Spinal cord stimulator surgery is done to test and implant a spinal cord stimulator, a device that sends low levels of electricity directly into the spinal cord to relieve pain.
Spinal cord stimulators consist of thin wires (the electrodes) and a small generator. During surgery, the electrodes are placed in the epidural space between the spinal cord and the vertebrae, and the generator is placed under the skin, near the buttocks or abdomen.
Once the device is implanted, patients use a handheld remote control to send electrical impulses when they feel pain. The remote control and its antenna are not implanted.
The mechanisms behind spinal cord stimulation are not fully understood, but experts know that treatment targets multiple muscle groups directly from the spine and even alters how the brain senses pain.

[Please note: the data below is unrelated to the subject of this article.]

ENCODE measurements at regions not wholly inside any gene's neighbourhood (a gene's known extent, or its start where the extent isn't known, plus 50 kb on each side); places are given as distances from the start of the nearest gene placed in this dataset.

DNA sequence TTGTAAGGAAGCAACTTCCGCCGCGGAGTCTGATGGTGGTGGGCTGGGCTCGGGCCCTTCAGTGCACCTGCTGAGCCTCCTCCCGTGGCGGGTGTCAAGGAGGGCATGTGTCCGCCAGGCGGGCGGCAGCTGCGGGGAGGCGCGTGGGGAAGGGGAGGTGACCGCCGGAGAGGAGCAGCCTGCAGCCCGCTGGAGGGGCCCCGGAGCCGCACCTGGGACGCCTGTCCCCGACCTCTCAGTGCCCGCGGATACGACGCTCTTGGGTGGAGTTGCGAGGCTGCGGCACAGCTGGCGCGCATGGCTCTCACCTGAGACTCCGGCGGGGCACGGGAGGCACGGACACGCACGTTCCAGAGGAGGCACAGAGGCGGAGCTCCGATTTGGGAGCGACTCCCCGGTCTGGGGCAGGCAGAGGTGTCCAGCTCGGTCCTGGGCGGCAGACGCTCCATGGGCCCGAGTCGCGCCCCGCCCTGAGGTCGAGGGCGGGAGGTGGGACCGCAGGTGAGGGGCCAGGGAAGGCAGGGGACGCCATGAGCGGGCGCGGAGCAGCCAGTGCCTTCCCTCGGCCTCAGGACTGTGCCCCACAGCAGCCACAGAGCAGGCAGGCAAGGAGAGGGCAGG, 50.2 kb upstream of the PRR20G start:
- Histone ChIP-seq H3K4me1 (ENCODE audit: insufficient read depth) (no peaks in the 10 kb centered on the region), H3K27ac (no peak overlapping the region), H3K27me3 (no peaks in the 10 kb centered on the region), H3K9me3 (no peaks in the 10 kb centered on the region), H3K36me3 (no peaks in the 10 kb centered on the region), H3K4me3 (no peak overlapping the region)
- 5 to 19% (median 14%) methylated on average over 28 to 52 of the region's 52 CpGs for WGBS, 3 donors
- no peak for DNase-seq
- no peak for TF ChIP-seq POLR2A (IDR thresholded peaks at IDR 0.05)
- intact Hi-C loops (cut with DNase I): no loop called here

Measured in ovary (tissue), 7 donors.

Traditional spinal cord stimulators create paresthesia by replacing the sensation of pain with light tingling. Some patients prefer newer devices that offer “sub-perception” stimulation that cannot be felt.
Spinal cord stimulation is performed under X-ray and/or ultrasound guidance by physicians with highly specialized training in interventional pain management.
Spinal cord stimulation is a treatment option for patients who have not experienced sufficient pain relief from nonsurgical pain treatment options. Patients with the following conditions may benefit from spinal cord stimulation:
The benefits of spinal cord stimulation include improved overall quality of life and sleep, and reduced need for pain medicines. It is typically used along with other pain management treatments, including exercise, medications, physical therapy, and relaxation methods.
Patients who benefit the most from spinal cord stimulation are those who: